Indian Mortgages Down for 2015 Per Fannie Mae

Mark Fogarty

Federal mortgage agency Fannie Mae bought fewer mortgages to American Indians and Alaska Natives during 2015, according to a report it made to Congress and its regulator, the Federal Housing Finance Board.

Fannie Mae purchased 10,734 mortgages made to Indians last year with an unpaid principal balance of $2.45 billion, the agency reported. That was 0.55 percent of its total volume, below Indian representation in the national population.

In 2014 it bought 11,666 mortgages to Indians with an unpaid principal balance of $2.5 billion, 0.69 percent of its total.

Both years represent a rebound from 2013, when Fannie purchased just 0.32 percent of its volume in mortgages made to Indians. Total loans bought were 10,129 with balances of $1.8 billion.

Fannie Mae, along with cousin agencies Freddie Mac and Ginnie Mae, is not a lender, but a provider of liquidity to the mortgage market. It creates a so-called “secondary market” by buying the loans made by the banks, savings banks or mortgage banks that originally made the loan to a consumer. The net effect is the lender is immediately repaid for the outlay it had loaned to the borrower, and it can use the Fannie Mae money to make another mortgage.

Fannie also bought 5,793 mortgages to Native Hawaiians and other Pacific Islanders (these include Natives of Guam and American Samoa) in 2015. That made for a total of $1.5 billion in home finance, for a percentage of 0.30 percent of its volume.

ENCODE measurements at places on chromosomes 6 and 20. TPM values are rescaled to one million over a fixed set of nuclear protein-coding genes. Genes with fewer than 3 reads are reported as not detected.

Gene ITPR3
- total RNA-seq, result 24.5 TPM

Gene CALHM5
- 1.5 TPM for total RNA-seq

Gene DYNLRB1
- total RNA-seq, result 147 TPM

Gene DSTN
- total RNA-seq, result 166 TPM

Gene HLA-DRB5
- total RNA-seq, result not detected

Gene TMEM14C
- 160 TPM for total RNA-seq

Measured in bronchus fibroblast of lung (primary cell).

In 2014, the percentage of loans to Native Hawaiians was just about the same, at 0.31 percent. That was through 5,222 mortgages with $1.3 billion in unpaid principal balance.

Total volume for Native mortgages bought by Fannie Mae in 2015 (adding the Indian and Native Hawaiian totals together) was $3.95 billion through 16,527 mortgages. That translates to an average mortgage of $239,000.

The split between homes purchased and homes refinanced in 2015 for Indians was won by refis. There were 6,590 homes refinanced and 4,144 homes purchased last year. Native Hawaiians had 3,645 home loans refinanced and 2,148 purchased in 2015.

Fannie Mae’s Native share improved when looked at through the lens of low-income mortgages. It achieved a share of 0.82 percent for low-income refinances and 0.61 percent for low-income purchase mortgages.

In 2014, Fannie Mae made it easier for lenders to sell them federal Department of Housing and Urban Development section 184 American Indian mortgages. It made these loans eligible for purchase under its regular program, rather than on a negotiated basis. It also indicated it would make these loans eligible for its mortgage backed security (MBS) program.

Fannie Mae’s cousin Ginnie Mae has purchased HUD 184s for its MBS program for many years.

Fannie Mae does business with more than 125 tribal nations around the country, from the largest (the Navajo Nation) down to small tribes like the Bay Mills Indian Community in Michigan.

Fannie Mae negotiated and signed an important memorandum of understanding with the Navajo Nation in the 1990s to bring the secondary mortgage market to Indian tribes.

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